Biomechanics and Modeling in Mechanobiology

, Volume 17, Issue 1, pp 159–168 | Cite as

The potential for intercellular mechanical interaction: simulations of single chondrocyte versus anatomically based distribution

  • Jason P. Halloran
  • Scott C. Sibole
  • Ahmet Erdemir
Original Paper


Computational studies of chondrocyte mechanics, and cell mechanics in general, have typically been performed using single cell models embedded in an extracellular matrix construct. The assumption of a single cell microstructural model may not capture intercellular interactions or accurately reflect the macroscale mechanics of cartilage when higher cell concentrations are considered, as may be the case in many instances. Hence, the goal of this study was to compare cell-level response of single and eleven cell biphasic finite element models, where the latter provided an anatomically based cellular distribution representative of the actual number of cells for a commonly used \(100 \, \upmu \hbox {m}\) edge cubic representative volume in the middle zone of cartilage. Single cell representations incorporated a centered single cell model and eleven location-corrected single cell models, the latter to delineate the role of cell placement in the representative volume element. A stress relaxation test at 10% compressive strain was adopted for all simulations. During transient response, volume- averaged chondrocyte mechanics demonstrated marked differences (up to 60% and typically greater than 10%) for the centered single versus the eleven cell models, yet steady-state loading was similar. Cell location played a marked role, due to inhomogeneity of the displacement and fluid pressure fields at the macroscopic scale. When the single cell representation was corrected for cell location, the transient response was consistent, while steady-state differences on the order of 1–4% were realized, which may be attributed to intercellular mechanical interactions. Anatomical representations of the superficial and deep zones, where cells reside in close proximity, may exhibit greater intercellular interactions, but these have yet to be explored.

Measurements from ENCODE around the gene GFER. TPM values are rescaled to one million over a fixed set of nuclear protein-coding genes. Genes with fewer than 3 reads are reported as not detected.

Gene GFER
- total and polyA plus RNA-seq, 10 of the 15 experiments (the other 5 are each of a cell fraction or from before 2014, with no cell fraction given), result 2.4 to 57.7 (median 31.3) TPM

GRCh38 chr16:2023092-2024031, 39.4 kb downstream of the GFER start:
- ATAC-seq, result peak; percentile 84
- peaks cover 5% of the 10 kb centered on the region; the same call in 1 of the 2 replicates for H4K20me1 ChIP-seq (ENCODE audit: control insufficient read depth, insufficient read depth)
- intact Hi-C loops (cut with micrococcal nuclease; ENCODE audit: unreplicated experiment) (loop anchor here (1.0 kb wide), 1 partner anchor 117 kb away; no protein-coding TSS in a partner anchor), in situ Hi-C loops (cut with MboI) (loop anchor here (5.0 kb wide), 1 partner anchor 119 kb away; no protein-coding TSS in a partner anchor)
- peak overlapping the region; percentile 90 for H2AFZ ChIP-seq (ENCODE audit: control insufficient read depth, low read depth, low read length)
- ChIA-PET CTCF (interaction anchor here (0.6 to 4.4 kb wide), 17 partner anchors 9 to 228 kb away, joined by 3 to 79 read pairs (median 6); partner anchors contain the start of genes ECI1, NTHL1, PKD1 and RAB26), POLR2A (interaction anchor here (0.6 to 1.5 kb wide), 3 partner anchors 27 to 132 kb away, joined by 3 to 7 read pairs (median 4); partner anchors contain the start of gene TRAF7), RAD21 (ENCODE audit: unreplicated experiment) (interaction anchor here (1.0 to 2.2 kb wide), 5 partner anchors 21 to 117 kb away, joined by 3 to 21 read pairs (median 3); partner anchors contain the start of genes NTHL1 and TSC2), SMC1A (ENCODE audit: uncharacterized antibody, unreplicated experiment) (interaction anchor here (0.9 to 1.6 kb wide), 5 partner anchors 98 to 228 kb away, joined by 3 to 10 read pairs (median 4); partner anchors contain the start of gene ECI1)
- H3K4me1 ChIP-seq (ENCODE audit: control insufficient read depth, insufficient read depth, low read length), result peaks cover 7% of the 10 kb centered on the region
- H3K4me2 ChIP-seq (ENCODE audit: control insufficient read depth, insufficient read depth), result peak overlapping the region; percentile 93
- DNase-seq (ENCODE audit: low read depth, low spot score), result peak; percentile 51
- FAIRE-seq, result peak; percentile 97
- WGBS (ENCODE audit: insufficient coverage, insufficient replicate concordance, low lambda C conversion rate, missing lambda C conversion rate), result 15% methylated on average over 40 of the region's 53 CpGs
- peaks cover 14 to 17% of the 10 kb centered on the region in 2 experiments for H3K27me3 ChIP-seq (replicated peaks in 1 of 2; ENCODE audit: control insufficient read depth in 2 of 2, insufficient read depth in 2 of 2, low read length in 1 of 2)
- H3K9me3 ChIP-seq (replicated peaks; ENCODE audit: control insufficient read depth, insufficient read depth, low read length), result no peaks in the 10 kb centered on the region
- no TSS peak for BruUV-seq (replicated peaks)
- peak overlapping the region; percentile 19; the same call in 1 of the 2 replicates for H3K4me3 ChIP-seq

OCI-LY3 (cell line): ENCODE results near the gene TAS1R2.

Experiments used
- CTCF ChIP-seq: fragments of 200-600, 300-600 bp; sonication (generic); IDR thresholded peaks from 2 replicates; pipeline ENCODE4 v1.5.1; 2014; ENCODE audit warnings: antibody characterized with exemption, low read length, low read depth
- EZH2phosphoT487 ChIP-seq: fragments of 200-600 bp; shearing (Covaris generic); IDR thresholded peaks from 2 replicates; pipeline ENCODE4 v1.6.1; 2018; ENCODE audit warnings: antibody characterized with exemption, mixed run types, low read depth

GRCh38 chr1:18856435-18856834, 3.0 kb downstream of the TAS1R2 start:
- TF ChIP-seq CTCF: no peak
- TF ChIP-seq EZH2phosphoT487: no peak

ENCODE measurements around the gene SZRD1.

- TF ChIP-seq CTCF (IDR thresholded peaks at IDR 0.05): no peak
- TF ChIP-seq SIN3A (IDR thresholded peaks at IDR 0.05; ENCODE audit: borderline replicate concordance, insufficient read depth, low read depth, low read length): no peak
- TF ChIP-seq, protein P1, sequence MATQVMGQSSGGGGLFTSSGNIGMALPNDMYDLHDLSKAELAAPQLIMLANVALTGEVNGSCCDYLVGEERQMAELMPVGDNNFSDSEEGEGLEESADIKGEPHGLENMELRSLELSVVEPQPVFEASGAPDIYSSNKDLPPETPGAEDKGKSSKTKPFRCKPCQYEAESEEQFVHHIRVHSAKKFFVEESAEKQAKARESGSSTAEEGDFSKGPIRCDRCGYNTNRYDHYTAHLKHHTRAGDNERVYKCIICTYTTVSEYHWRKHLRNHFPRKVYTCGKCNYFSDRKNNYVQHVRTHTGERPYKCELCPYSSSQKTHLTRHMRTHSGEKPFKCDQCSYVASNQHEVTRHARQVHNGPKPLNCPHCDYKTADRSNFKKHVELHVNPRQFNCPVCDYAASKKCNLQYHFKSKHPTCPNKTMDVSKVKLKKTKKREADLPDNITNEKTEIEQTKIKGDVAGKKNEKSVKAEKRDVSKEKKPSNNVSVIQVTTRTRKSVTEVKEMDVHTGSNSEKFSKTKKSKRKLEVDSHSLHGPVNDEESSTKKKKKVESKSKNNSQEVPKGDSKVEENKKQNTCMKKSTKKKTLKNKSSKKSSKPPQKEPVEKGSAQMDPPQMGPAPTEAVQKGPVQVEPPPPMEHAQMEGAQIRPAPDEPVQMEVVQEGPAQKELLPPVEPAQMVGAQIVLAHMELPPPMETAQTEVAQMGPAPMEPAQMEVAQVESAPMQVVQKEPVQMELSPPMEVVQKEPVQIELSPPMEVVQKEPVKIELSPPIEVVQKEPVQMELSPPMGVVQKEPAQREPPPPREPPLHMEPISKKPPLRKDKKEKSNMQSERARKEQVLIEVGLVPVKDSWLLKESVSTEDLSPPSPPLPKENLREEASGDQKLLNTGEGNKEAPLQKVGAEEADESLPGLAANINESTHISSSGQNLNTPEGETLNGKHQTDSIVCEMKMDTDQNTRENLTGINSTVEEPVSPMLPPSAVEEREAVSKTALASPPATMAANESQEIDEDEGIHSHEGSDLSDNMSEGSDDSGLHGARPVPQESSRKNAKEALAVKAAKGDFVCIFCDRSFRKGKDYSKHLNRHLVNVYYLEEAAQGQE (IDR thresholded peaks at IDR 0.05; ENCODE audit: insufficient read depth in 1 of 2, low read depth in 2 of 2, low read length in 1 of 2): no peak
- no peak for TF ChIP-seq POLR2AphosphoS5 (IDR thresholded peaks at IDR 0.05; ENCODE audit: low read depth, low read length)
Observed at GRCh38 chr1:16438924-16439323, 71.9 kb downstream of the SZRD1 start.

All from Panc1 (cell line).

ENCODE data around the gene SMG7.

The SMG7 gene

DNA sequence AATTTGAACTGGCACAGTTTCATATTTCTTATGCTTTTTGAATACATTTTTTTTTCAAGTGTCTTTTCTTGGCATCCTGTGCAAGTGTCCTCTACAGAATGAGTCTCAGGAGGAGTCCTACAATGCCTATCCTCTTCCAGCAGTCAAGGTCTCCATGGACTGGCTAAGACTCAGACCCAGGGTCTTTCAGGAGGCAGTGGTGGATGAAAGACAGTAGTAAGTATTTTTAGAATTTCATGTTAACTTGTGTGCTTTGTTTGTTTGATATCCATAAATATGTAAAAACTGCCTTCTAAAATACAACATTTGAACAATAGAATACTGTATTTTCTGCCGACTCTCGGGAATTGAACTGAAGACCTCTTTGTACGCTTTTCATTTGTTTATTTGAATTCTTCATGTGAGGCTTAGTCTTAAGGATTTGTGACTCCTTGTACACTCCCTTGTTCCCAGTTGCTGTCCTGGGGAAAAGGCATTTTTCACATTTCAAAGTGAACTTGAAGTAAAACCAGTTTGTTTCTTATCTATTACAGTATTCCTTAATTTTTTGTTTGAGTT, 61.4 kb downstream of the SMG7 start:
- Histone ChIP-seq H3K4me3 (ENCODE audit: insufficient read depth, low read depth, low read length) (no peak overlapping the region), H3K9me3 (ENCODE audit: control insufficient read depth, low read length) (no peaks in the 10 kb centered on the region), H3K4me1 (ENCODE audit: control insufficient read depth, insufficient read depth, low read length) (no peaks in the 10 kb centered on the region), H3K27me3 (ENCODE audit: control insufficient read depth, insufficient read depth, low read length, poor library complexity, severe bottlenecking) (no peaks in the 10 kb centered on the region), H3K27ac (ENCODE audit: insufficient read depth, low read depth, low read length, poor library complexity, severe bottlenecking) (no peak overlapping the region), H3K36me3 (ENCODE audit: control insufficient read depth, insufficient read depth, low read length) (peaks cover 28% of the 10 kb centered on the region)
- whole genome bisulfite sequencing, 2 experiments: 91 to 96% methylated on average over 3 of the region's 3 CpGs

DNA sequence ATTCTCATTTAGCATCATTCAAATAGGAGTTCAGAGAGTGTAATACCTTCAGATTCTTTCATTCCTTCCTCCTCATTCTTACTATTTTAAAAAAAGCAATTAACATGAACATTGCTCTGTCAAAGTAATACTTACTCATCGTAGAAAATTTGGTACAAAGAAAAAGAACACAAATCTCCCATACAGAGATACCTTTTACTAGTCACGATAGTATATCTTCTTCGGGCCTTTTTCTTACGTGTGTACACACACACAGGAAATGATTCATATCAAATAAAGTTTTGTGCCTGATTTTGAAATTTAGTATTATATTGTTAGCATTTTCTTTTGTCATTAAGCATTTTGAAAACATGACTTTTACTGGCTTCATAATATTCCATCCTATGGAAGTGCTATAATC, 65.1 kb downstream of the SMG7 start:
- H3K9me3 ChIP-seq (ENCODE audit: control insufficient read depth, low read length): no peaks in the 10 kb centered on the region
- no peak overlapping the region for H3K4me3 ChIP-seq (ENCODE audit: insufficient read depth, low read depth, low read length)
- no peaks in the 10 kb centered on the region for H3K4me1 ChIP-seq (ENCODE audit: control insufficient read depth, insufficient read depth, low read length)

Multi-scale Computational modeling Finite element Cartilage Chondrocyte Poroelastic Biphasic Tissue mechanics Cell mechanics Homogenization 



This study was funded by the National Institute of Biomedical Imaging and Bioengineering, National Institutes of Health (R01EB009643: Erdemir, Principal Investigator). Computing resources from Ohio Supercomputer Center are greatly appreciated.

Funding Funding was provided by the National Institute of Biomedical Imaging and Bioengineering, National Institutes of Health (R01EB009643: Erdemir, Principal Investigator)

Compliance with ethical standards

Conflict of interest

Author Halloran has received research grants from Active Implants Inc, Orthosensor Inc. and Stryker Orthopaedics. Author Erdemir has received research grants from the National Aeronautics and Space Administration (NASA). Author Erdemir is a lead member of the Committee on Credible Practice of Modeling & Simulation in Healthcare.


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Copyright information

© Springer-Verlag GmbH Germany 2017

Authors and Affiliations

  1. 1.Department of Mechanical Engineering and the Mechanics and Control of Living Systems LabCleveland State UniversityClevelandUSA
  2. 2.Human Performance Lab, Department of Biomedical EngineeringUniversity of CalgaryCalgaryCanada
  3. 3.Computational Biomodeling (CoBi) Core and the Department of Biomedical EngineeringLerner Research InstituteClevelandUSA

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